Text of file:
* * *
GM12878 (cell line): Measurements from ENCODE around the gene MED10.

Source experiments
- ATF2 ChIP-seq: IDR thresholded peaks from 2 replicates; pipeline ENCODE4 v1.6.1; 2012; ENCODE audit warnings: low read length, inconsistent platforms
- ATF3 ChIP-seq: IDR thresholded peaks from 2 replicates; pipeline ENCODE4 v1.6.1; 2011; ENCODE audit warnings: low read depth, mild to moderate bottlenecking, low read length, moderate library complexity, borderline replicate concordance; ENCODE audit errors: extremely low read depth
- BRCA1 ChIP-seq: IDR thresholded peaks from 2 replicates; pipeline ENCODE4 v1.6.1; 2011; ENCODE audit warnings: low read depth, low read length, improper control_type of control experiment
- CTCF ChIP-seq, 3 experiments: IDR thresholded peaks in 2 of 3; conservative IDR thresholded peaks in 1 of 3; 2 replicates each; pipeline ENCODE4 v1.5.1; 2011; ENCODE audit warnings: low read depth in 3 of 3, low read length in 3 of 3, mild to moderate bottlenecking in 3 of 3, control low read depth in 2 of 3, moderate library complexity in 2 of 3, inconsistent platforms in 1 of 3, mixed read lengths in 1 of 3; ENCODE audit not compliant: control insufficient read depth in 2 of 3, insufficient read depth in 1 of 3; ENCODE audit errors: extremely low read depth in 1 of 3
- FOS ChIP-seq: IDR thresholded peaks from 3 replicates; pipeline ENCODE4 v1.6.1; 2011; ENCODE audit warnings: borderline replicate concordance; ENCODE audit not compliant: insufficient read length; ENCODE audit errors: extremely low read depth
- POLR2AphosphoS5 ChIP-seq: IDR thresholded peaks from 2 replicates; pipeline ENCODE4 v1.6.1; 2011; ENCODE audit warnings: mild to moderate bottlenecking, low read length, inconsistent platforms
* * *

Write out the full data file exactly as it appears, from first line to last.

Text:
GM12878 (cell line): Measurements from ENCODE around the gene MED10.

Source experiments
- ATF2 ChIP-seq: IDR thresholded peaks from 2 replicates; pipeline ENCODE4 v1.6.1; 2012; ENCODE audit warnings: low read length, inconsistent platforms
- ATF3 ChIP-seq: IDR thresholded peaks from 2 replicates; pipeline ENCODE4 v1.6.1; 2011; ENCODE audit warnings: low read depth, mild to moderate bottlenecking, low read length, moderate library complexity, borderline replicate concordance; ENCODE audit errors: extremely low read depth
- BRCA1 ChIP-seq: IDR thresholded peaks from 2 replicates; pipeline ENCODE4 v1.6.1; 2011; ENCODE audit warnings: low read depth, low read length, improper control_type of control experiment
- CTCF ChIP-seq, 3 experiments: IDR thresholded peaks in 2 of 3; conservative IDR thresholded peaks in 1 of 3; 2 replicates each; pipeline ENCODE4 v1.5.1; 2011; ENCODE audit warnings: low read depth in 3 of 3, low read length in 3 of 3, mild to moderate bottlenecking in 3 of 3, control low read depth in 2 of 3, moderate library complexity in 2 of 3, inconsistent platforms in 1 of 3, mixed read lengths in 1 of 3; ENCODE audit not compliant: control insufficient read depth in 2 of 3, insufficient read depth in 1 of 3; ENCODE audit errors: extremely low read depth in 1 of 3
- FOS ChIP-seq: IDR thresholded peaks from 3 replicates; pipeline ENCODE4 v1.6.1; 2011; ENCODE audit warnings: borderline replicate concordance; ENCODE audit not compliant: insufficient read length; ENCODE audit errors: extremely low read depth
- POLR2AphosphoS5 ChIP-seq: IDR thresholded peaks from 2 replicates; pipeline ENCODE4 v1.6.1; 2011; ENCODE audit warnings: mild to moderate bottlenecking, low read length, inconsistent platforms